As hundreds of commercial and other RTOS offerings can attest, the greatest demand for third-party software in the embedded systems community is for the RTOS. But this is perhaps because most embedded developers believe that traditional preemptive RTOS on one end of the complexity spectrum and the customary superloop (main+ISRs) on the other are the only choices for the embedded software architecture.
However, a little less know alternative is *event-driven* software structure based on an event-driven framework and encapsulated state machines (called active objects in the UML). This active object-based architecture is not new, and in fact, has been in quite widespread use for at least two decades. Virtually all commercially successful design automation tools on the market today (Telelogic Rhapsody, Rose Real-Time, IAR visualSTATE, Mathworks StateFlow, and many others) are based on hierarchical state machines and incorporate internally a variant of an event-driven framework. For example, Rhapsody generates code either for the Object eXecution Framework (OXF) or the Interrupt-Driven Framework (IDF). OXF requires a traditional RTOS for preemptive scheduling, while IDF was created specifically to avoid the need for an RTOS.
Most developers are accustomed to the basic sequential control, in which a program (a task in an RTOS) waits for events in various places in its execution path by either actively polling for events or passively blocking on a semaphore or other such RTOS mechanism. Though this approach is functional in many situations, it doesn’t work very well when the system must timely react to multiple events whose arrival times and order one cannot predict. The fundamental problem is that while a sequential task is waiting on one kind of event, it is not doing any other work and is not *responsive* to other events.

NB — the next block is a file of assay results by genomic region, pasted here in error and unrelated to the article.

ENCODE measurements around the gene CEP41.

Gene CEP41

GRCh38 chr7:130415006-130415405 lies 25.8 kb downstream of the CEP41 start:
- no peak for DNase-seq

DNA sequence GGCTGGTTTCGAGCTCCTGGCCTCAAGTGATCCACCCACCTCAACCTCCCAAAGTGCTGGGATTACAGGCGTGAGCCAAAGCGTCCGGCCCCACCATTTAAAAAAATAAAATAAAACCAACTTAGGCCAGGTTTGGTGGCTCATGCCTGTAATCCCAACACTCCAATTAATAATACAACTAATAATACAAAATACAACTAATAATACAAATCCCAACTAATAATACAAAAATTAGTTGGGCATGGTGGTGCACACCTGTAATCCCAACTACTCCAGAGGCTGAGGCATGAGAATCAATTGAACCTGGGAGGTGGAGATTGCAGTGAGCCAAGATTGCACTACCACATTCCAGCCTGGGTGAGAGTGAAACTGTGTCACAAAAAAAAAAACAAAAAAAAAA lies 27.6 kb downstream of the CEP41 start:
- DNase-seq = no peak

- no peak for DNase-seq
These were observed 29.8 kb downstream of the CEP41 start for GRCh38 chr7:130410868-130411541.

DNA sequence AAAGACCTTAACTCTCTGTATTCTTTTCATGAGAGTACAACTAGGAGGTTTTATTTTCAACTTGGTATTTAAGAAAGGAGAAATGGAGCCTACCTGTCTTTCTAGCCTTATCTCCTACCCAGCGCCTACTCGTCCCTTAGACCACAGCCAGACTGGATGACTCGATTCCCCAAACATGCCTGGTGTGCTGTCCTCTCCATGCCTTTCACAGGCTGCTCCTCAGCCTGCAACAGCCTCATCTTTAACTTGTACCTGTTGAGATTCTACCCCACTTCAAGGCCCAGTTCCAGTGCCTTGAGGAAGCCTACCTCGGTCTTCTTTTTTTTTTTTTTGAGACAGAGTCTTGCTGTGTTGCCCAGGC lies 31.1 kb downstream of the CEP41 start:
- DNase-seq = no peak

Event-driven programming requires a distinctly different way of thinking than conventional sequential programs, such as “superloops” or tasks in a traditional RTOS. Event-driven systems are structured according to the Hollywood principle, which means “Don’t call us, we’ll call you”. So, an event-driven program is not in control while waiting for an event; in fact, it’s not even active. Only once the event arrives, the program is called to process the event and then it quickly relinquishes the control again. This arrangement allows an event-driven system to wait for many events in parallel, so the system remains *responsive* to all events it needs to handle.
This scheme has three important consequences. First, it implies that an event-driven system is naturally divided into the application, which actually handles the events, and the supervisory event-driven infrastructure (framework), which waits for events and dispatches them to the application. Second, the control resides in the event-driven infrastructure, so from the application standpoint, the control is inverted compared to a traditional sequential program. And third, the event-driven application must return control after handling each event, so the execution context cannot be preserved in the stack-based variables and the program counter as it is in a sequential task. Instead, the event-driven application becomes a *state machine*, or actually a set of collaborating state machines that preserve the context from one event to the next in the static variables.
Traditionally, event-driven programming was done with a specific design-automation tool, such as Rose-RT or Rhapsody (now both acquired by IBM). But recently, lightweight, open source event-driven frameworks became available. The lightweight frameworks allow direct coding of hierarchical state machines (UML statecharts) in C or C++ and then combining multiple concurrent state machines into systems, all without big tools (e.g., see www.state-machine.com).